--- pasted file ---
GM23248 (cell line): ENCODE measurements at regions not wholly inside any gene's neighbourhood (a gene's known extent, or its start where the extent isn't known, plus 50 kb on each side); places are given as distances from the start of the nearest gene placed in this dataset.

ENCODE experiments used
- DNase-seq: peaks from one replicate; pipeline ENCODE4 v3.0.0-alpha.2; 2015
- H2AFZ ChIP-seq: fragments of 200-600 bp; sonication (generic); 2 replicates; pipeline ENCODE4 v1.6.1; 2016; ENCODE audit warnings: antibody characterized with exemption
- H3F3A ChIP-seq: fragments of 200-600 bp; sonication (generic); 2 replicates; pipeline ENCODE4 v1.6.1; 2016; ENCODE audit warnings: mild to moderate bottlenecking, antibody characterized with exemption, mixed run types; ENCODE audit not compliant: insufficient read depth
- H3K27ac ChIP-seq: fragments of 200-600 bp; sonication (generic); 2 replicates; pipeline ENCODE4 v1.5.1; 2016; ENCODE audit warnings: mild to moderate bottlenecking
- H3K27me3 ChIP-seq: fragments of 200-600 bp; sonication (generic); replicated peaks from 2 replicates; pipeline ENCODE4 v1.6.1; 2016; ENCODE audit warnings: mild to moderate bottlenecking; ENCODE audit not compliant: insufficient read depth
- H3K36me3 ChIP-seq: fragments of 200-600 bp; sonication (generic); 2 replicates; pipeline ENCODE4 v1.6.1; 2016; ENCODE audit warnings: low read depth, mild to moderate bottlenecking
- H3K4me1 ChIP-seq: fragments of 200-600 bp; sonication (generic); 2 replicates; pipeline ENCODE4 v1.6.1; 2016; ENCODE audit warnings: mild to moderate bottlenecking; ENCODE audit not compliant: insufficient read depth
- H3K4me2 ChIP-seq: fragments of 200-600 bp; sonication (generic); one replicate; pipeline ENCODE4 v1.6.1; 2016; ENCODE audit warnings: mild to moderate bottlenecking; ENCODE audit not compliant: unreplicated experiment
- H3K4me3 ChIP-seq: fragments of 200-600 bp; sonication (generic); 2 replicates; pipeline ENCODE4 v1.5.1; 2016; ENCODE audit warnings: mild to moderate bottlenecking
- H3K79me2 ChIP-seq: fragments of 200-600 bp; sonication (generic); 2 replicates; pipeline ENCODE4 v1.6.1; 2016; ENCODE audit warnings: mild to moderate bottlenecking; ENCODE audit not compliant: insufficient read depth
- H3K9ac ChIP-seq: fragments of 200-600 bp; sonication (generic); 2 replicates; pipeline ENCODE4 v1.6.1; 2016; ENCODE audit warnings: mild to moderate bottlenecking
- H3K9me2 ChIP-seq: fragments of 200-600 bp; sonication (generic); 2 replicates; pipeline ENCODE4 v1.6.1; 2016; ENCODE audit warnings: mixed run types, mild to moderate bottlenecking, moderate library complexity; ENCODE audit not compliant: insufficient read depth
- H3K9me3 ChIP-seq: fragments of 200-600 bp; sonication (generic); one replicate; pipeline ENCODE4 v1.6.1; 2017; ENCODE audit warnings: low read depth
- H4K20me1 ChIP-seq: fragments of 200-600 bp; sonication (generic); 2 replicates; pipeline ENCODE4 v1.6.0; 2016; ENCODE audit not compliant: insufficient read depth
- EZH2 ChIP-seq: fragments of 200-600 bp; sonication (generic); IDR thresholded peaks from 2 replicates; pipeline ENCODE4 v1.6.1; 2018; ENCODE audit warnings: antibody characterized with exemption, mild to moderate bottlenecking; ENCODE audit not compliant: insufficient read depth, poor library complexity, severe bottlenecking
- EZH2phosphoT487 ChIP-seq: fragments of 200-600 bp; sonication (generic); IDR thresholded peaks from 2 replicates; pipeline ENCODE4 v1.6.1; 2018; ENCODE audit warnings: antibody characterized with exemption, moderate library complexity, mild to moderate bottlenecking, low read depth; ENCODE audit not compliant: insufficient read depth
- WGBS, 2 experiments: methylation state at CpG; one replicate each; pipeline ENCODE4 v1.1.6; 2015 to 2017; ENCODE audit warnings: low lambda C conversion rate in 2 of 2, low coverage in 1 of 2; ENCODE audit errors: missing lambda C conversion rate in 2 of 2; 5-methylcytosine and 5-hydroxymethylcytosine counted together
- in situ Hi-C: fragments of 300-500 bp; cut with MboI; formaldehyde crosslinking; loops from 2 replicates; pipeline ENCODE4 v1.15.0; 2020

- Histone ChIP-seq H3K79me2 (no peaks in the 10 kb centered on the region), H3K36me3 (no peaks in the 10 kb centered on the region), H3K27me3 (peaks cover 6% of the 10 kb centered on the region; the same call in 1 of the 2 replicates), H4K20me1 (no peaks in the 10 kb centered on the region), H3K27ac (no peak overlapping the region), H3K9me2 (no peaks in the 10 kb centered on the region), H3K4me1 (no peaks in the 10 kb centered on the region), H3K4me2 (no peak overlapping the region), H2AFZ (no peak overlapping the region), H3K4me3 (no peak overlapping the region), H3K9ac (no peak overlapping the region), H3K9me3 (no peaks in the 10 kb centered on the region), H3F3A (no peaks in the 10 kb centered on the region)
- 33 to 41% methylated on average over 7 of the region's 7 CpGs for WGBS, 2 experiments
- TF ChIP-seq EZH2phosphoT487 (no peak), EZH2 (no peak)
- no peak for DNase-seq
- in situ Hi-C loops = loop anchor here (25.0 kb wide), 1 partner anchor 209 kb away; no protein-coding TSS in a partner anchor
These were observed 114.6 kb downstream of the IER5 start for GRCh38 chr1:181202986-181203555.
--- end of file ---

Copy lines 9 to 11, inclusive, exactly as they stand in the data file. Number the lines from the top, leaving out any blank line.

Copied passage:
- H3K4me1 ChIP-seq: fragments of 200-600 bp; sonication (generic); 2 replicates; pipeline ENCODE4 v1.6.1; 2016; ENCODE audit warnings: mild to moderate bottlenecking; ENCODE audit not compliant: insufficient read depth
- H3K4me2 ChIP-seq: fragments of 200-600 bp; sonication (generic); one replicate; pipeline ENCODE4 v1.6.1; 2016; ENCODE audit warnings: mild to moderate bottlenecking; ENCODE audit not compliant: unreplicated experiment
- H3K4me3 ChIP-seq: fragments of 200-600 bp; sonication (generic); 2 replicates; pipeline ENCODE4 v1.5.1; 2016; ENCODE audit warnings: mild to moderate bottlenecking